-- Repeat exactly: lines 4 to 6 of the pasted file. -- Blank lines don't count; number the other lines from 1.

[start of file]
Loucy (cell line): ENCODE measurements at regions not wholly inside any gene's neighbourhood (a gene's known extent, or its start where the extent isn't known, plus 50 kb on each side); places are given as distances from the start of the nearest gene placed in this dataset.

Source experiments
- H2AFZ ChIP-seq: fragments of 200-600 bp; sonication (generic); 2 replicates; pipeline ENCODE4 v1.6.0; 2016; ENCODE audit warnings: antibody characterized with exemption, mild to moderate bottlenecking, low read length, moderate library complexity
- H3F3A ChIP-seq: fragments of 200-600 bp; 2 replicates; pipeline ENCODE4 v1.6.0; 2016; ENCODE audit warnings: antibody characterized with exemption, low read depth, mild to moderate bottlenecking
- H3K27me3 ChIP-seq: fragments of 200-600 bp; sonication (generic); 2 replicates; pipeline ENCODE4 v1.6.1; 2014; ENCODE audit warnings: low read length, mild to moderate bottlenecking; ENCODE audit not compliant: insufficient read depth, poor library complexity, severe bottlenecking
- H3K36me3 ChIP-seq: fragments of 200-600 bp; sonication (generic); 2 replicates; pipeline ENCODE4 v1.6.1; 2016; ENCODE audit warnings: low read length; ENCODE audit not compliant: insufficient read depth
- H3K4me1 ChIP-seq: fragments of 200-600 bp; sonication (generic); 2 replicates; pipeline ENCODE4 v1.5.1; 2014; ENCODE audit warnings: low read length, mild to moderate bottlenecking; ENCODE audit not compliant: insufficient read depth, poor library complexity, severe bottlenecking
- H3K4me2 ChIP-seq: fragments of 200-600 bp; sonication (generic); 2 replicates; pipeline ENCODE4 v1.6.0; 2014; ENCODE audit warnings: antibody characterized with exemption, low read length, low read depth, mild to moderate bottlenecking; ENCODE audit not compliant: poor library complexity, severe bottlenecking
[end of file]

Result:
- H3F3A ChIP-seq: fragments of 200-600 bp; 2 replicates; pipeline ENCODE4 v1.6.0; 2016; ENCODE audit warnings: antibody characterized with exemption, low read depth, mild to moderate bottlenecking
- H3K27me3 ChIP-seq: fragments of 200-600 bp; sonication (generic); 2 replicates; pipeline ENCODE4 v1.6.1; 2014; ENCODE audit warnings: low read length, mild to moderate bottlenecking; ENCODE audit not compliant: insufficient read depth, poor library complexity, severe bottlenecking
- H3K36me3 ChIP-seq: fragments of 200-600 bp; sonication (generic); 2 replicates; pipeline ENCODE4 v1.6.1; 2016; ENCODE audit warnings: low read length; ENCODE audit not compliant: insufficient read depth